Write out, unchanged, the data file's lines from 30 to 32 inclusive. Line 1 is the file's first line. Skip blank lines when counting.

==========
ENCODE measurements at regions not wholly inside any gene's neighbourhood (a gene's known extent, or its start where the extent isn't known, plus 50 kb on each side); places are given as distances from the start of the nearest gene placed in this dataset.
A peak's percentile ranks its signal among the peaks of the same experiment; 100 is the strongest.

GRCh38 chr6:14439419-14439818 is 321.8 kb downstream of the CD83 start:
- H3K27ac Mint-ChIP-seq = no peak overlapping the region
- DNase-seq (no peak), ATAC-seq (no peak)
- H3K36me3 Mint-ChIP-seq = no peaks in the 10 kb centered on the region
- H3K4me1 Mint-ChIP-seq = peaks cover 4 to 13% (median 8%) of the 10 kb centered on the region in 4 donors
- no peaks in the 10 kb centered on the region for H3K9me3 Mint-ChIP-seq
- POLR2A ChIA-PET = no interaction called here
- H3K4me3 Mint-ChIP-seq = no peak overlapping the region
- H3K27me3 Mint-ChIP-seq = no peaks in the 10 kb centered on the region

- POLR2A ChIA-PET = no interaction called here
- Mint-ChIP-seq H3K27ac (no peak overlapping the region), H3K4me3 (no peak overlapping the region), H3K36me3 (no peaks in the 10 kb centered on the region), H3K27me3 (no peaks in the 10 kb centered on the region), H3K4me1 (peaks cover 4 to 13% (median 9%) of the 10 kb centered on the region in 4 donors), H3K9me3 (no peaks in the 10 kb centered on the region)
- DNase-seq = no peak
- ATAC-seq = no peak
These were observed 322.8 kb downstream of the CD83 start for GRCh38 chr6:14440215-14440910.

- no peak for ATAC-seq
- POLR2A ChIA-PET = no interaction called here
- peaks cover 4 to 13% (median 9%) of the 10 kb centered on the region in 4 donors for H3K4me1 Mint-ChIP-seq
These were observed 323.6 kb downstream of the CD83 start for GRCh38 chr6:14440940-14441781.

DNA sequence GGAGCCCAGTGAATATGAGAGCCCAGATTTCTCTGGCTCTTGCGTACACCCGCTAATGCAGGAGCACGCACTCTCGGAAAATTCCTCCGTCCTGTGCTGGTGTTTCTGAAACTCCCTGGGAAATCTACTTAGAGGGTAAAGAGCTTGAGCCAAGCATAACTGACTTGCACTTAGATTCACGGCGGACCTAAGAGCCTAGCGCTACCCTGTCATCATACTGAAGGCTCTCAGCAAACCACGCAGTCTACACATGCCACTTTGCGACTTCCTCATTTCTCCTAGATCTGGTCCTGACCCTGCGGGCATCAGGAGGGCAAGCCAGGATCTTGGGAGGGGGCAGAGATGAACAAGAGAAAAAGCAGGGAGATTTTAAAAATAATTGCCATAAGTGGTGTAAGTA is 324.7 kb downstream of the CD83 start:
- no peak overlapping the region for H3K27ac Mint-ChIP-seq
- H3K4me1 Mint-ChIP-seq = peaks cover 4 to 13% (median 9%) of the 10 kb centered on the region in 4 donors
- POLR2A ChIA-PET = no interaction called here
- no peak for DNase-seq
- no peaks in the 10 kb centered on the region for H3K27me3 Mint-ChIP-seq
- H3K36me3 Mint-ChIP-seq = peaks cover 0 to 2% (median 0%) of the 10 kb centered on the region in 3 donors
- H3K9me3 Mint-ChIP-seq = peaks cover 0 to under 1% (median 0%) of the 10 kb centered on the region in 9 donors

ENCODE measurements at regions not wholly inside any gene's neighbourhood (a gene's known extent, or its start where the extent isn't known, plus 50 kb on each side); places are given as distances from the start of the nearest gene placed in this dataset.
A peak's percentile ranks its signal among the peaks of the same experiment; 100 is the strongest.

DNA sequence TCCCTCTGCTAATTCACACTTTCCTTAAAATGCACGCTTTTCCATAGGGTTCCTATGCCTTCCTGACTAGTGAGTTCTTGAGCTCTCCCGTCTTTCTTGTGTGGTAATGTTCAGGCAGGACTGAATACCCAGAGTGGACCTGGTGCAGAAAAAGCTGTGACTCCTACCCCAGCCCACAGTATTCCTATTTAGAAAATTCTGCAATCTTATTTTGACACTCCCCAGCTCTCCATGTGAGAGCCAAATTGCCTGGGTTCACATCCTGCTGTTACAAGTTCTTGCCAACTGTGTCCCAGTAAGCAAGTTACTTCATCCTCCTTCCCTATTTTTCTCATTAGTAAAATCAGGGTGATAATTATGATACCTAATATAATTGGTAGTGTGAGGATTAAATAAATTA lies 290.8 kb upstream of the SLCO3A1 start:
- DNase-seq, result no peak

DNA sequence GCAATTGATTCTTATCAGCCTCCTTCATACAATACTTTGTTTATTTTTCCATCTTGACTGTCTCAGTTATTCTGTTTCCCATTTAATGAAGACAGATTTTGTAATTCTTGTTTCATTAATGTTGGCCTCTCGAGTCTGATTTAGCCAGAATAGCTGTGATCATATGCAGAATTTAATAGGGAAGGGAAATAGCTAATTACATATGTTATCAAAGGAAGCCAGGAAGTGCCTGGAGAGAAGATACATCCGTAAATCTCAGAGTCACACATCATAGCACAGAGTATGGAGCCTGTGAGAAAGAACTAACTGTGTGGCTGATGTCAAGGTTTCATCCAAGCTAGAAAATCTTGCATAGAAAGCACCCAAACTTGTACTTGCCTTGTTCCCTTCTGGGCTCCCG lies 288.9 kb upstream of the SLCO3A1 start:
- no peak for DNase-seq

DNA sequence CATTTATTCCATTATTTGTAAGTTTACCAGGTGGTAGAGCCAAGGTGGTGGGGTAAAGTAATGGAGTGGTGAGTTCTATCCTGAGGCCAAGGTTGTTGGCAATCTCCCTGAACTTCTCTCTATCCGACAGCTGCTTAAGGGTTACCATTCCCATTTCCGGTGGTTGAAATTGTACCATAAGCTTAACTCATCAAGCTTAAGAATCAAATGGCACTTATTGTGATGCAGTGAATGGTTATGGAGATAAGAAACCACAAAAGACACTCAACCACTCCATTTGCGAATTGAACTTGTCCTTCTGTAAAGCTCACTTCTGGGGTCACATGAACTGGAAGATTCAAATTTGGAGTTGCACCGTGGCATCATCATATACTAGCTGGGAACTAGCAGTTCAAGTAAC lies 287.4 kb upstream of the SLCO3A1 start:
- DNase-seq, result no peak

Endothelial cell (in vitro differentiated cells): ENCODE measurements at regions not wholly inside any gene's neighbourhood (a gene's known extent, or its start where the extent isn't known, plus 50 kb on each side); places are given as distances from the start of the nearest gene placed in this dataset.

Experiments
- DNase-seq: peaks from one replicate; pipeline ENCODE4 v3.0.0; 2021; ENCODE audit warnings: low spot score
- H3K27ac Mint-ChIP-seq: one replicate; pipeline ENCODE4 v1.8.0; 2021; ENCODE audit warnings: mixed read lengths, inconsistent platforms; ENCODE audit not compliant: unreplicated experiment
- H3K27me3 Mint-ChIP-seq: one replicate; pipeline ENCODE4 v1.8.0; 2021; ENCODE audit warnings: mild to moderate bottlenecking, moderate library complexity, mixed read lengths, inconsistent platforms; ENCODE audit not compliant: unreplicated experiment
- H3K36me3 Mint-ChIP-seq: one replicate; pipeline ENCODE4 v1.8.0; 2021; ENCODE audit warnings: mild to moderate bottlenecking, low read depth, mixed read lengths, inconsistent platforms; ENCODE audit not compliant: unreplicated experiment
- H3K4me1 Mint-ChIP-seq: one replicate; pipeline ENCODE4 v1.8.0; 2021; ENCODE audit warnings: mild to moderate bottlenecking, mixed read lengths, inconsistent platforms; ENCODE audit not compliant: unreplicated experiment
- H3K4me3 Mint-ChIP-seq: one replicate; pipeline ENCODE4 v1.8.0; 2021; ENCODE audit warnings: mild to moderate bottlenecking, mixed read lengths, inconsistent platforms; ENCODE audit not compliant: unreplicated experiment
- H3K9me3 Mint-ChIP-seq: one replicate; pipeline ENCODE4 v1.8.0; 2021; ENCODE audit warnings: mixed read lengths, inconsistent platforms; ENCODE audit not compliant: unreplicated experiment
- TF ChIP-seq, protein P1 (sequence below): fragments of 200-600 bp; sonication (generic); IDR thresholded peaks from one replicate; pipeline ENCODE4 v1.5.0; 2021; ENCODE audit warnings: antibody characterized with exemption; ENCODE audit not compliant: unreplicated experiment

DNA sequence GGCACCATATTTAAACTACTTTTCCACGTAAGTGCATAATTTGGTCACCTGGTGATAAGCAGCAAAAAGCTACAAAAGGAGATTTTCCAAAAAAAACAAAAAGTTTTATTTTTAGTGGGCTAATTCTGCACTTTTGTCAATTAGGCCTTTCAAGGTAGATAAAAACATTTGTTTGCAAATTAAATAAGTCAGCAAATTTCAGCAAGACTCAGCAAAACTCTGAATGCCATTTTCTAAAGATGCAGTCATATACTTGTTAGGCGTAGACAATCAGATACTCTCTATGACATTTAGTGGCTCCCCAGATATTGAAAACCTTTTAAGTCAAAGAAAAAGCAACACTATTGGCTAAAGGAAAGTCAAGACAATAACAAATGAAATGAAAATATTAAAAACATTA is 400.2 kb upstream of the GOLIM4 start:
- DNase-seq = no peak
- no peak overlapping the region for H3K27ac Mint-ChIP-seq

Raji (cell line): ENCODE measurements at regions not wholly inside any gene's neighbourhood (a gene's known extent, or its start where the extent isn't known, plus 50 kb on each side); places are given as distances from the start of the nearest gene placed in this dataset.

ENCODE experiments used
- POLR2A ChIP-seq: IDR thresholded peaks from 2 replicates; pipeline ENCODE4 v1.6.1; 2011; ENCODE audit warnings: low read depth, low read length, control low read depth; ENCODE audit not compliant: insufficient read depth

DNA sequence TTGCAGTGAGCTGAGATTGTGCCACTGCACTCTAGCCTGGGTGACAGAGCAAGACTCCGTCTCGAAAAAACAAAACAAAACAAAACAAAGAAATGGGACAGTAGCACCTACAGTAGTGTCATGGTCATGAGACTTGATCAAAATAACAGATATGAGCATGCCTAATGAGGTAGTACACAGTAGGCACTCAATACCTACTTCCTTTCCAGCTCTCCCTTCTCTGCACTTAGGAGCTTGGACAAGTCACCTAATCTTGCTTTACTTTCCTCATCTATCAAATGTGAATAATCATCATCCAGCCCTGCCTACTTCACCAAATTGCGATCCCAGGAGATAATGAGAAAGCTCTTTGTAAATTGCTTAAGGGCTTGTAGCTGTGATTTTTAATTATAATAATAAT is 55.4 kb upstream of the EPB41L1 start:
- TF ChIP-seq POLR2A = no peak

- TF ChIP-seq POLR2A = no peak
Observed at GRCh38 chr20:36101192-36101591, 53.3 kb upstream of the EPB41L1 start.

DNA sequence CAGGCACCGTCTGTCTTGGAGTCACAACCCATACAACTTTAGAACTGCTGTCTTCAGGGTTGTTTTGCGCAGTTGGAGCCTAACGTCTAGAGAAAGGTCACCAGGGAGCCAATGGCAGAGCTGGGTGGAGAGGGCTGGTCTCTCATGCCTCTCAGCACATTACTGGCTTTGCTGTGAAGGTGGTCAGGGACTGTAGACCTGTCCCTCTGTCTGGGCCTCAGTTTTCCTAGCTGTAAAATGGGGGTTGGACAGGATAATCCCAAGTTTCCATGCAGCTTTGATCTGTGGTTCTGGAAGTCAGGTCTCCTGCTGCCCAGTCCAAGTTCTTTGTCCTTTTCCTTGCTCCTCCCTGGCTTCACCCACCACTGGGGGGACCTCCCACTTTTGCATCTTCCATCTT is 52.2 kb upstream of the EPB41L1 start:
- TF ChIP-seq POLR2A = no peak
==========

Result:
A peak's percentile ranks its signal among the peaks of the same experiment; 100 is the strongest.

DNA sequence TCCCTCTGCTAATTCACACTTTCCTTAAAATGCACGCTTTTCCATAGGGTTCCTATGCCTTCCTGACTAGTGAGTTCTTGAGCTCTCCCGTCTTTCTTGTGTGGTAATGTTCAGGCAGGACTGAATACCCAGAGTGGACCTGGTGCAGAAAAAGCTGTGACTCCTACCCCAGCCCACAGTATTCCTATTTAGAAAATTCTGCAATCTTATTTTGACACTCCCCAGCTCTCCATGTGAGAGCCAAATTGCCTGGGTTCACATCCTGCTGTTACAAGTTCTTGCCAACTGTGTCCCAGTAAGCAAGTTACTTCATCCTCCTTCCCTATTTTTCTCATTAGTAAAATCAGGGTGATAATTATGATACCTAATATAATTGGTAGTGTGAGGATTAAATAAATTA lies 290.8 kb upstream of the SLCO3A1 start:
- DNase-seq, result no peak